A 3 month prospective audit of physiotherapy referrals to a Community Rehabilitation Team and trial of alternative triage process.

Purpose

The Community Rehabilitation Team (CRT) provides intermediate care and rehabilitation to individuals unable to leave their homes or who do not meet referral criteria for specialist services. Therapists are generalists whose specialism is managing complexity.

Current practice required all clinical staff (B4 and above) to triage referrals for suitability, and to assign appropriate referrals to immediate action (within 5 days) or a waiting list (up to 18 weeks), according to clinical need. This decision was commonly made directly from information contained within the referral.  

Staff expressed anxiety and frustration with the process, and an inability to affect change or provide support to colleagues. Referrals from traditionally hierarchical superiors could be challenging, especially when declining inappropriate referrals, with concern that this may affect future commissioning.  

This audit of physiotherapy referrals, aimed to classify our caseload through collection of quantitative data, and to trial an alternative triage process.

On completion of the 6 month audit:
triaging by B7s demonstrated a reduction of 25% in initial home visits...
...and offered a cost saving of £4623 pa
plus travel expenses and travel time.
B7s completing 100% of triage cost an additional £743 pa
when compared to all staff B4-B7 completing triage.

Approach

A 'Plan, Do, Study Act' (PDSA) project was registered with the locality manager and referral audit registered with the local information governance team.

 

Referral Audit:

A three-month prospective audit was undertaken of all referrals to the CRT. Anonymised data were collected, including:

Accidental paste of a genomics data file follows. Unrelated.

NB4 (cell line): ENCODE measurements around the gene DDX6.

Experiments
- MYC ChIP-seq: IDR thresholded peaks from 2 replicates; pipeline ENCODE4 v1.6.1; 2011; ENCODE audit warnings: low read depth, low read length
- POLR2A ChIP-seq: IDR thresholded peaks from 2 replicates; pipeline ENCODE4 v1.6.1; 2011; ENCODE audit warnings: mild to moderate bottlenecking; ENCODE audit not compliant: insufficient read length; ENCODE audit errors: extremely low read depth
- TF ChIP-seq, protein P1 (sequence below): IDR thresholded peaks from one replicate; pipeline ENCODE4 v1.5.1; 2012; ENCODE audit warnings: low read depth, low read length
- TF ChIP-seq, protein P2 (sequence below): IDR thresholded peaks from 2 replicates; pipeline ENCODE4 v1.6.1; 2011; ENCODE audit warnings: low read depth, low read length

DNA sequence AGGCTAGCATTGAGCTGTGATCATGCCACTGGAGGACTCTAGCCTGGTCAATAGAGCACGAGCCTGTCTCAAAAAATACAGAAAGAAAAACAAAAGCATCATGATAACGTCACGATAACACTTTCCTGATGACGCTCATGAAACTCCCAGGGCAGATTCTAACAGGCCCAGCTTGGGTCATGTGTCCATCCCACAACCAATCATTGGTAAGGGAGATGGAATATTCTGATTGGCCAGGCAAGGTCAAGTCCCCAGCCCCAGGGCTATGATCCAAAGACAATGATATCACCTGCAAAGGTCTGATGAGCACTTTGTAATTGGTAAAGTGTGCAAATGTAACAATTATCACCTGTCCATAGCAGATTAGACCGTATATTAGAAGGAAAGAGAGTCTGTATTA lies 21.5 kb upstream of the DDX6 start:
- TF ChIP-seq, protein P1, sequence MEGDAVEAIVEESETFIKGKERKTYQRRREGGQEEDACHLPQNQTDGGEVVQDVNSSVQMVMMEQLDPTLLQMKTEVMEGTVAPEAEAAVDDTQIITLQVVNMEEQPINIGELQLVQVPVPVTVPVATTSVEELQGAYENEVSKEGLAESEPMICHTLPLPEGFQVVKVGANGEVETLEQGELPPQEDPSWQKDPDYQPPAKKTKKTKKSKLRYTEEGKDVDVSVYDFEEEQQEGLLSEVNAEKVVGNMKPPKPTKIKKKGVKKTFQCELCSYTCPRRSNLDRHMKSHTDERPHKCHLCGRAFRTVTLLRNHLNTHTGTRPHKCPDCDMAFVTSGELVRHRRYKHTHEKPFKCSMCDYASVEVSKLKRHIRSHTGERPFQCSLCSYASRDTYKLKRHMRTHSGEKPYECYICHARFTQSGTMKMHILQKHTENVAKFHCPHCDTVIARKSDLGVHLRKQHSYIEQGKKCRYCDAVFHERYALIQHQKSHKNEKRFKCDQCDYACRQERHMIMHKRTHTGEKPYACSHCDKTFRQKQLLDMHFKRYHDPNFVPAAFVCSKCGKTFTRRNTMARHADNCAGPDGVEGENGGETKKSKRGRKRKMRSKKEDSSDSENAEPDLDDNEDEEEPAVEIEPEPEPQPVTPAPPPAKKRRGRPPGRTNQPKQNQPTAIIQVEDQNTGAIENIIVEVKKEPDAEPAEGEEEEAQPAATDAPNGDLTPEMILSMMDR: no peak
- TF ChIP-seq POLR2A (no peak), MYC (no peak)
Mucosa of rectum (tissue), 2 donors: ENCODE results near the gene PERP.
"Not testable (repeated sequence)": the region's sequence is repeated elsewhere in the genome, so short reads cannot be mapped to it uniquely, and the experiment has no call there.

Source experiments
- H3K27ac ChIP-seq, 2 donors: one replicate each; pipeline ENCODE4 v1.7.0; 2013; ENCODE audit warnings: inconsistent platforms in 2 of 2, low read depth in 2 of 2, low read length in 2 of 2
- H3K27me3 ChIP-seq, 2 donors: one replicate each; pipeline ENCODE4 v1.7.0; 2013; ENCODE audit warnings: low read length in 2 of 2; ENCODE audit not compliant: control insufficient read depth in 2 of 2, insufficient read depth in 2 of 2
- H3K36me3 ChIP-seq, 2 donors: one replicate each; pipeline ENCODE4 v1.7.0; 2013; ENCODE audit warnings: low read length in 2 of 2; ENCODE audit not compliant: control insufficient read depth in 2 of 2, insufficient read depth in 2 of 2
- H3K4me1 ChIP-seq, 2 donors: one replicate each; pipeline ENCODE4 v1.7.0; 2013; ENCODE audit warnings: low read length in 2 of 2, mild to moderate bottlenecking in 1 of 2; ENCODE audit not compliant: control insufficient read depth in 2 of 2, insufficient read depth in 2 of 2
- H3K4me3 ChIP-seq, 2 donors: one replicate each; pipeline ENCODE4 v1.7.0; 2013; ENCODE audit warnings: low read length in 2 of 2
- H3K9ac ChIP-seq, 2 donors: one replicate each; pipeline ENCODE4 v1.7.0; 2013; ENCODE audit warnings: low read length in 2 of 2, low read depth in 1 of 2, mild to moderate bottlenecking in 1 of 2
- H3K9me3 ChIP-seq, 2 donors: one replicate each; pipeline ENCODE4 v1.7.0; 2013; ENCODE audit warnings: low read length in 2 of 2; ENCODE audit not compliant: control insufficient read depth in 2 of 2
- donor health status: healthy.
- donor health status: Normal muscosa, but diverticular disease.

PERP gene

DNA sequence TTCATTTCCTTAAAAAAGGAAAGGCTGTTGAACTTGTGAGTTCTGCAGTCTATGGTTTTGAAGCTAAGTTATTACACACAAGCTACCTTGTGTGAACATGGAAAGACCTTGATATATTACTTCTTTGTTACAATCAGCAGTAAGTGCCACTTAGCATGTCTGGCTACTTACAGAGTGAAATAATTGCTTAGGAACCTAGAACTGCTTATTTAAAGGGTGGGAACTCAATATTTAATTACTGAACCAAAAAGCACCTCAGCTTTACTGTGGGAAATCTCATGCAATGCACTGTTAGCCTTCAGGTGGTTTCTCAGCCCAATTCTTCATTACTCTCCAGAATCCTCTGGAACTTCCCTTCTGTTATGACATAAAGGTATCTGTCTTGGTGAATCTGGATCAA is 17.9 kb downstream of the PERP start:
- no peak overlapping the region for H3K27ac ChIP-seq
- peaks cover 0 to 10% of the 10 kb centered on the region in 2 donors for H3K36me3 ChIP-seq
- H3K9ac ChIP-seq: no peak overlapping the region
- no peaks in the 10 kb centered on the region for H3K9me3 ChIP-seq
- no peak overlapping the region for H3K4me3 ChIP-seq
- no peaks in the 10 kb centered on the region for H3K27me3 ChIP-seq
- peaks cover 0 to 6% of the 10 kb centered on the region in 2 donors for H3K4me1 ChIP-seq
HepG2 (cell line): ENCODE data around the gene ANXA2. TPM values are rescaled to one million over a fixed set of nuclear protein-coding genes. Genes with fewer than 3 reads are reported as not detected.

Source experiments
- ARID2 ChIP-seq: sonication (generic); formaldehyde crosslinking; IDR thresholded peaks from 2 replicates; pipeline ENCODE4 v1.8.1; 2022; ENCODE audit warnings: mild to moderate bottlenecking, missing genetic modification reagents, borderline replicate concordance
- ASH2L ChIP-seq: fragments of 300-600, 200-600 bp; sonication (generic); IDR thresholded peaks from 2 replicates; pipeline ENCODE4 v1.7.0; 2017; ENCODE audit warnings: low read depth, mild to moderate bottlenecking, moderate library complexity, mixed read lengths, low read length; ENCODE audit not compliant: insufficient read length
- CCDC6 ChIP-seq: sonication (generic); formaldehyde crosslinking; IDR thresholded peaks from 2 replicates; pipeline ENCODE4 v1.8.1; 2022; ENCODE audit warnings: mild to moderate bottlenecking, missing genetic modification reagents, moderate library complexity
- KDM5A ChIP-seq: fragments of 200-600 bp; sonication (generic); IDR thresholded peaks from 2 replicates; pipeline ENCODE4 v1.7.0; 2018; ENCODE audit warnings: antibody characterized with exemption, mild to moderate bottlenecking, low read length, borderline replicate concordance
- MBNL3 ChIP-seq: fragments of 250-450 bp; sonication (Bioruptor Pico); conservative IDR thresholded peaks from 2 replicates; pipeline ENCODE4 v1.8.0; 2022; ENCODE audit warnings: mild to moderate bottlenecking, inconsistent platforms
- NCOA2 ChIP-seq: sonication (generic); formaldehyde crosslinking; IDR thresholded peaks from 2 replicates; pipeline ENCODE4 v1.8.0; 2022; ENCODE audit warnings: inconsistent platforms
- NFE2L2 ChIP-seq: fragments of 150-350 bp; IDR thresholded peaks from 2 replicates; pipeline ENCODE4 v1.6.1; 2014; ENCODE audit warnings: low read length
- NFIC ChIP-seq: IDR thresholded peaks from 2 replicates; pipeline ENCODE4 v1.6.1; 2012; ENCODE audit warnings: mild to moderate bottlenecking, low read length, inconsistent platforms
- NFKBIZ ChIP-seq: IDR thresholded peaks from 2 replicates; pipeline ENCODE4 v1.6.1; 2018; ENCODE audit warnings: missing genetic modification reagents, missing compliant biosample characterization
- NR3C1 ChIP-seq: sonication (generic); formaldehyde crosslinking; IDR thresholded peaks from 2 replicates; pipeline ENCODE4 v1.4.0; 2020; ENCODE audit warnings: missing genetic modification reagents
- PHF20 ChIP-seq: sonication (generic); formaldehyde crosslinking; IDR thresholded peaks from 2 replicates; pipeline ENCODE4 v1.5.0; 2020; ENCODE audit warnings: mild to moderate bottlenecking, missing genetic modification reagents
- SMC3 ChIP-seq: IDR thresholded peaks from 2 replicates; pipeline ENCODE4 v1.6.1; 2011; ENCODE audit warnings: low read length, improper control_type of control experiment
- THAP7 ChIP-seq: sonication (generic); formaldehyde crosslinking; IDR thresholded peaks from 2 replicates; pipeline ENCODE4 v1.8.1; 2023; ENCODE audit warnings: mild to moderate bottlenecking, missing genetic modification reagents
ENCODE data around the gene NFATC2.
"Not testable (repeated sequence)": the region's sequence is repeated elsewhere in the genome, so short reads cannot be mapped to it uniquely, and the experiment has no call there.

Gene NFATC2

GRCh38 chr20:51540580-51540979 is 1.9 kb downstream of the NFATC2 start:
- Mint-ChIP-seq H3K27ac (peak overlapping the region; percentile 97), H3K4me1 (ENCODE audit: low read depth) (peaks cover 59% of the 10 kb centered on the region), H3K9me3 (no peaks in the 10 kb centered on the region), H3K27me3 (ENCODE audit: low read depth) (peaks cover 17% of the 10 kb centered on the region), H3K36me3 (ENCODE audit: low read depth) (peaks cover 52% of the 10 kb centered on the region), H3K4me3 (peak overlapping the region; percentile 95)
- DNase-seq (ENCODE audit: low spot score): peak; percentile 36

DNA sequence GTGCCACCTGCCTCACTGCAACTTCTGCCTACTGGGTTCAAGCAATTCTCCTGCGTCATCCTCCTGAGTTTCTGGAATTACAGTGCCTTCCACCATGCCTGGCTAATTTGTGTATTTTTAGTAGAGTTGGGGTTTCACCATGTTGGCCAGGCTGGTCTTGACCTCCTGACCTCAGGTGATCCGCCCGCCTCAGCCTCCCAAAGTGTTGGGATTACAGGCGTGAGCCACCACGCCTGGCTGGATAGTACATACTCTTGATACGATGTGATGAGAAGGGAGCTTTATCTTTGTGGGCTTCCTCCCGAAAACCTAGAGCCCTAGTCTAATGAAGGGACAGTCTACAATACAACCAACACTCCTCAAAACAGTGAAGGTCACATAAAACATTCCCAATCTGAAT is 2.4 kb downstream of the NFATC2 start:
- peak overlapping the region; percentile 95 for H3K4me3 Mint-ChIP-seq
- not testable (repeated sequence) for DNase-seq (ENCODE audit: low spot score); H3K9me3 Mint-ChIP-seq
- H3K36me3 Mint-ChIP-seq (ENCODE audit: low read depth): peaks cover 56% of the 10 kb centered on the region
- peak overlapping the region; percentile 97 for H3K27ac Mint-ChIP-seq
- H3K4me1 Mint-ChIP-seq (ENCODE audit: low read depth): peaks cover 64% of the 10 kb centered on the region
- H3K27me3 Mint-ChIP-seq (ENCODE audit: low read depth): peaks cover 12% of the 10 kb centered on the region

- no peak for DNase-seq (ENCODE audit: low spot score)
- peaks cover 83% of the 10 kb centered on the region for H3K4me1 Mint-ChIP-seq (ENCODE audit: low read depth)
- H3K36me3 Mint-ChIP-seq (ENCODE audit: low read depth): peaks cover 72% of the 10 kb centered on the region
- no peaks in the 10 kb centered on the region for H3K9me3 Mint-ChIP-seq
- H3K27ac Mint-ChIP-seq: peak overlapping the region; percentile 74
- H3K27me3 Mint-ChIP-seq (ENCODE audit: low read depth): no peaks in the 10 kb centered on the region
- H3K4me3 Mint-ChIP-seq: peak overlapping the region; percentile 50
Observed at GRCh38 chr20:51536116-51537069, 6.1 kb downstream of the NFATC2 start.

• Referral source (including local primary care hub).
  • Primary referral reason, including whether the referral was to support a hospital discharge.
  • Relevant comorbidities (to help guide future training needs).
  • Referral outcome: Accept, decline or re-route.

 

Trial of new triage process:

The triage process was adapted to include a guided telephone conversation between a band 7 physiotherapist and potential patients, or if appropriate their representative, to explore their expectations. This facilitated early discussions regarding aims of intervention, motivation and readiness to change. Referrals where intervention was not indicated were declined and if needs were better met elsewhere, re-routed.

Outcomes

161 physiotherapy referrals were received from 30 different referral sources. 1 in 4 to support hospital discharge. High referral generators were identified and referral reasons classified. The highest number of referrals was received for:

 

  1. Falls and frailty rehabilitation (including fragility fractures) 28%
  2. Mobility rehabilitation 20%
  3. Stroke and neurological rehabilitation 19%

 

24 referrals were declined; 15 by the individual or their representative. 17 referrals were re-routed to specialist therapy services.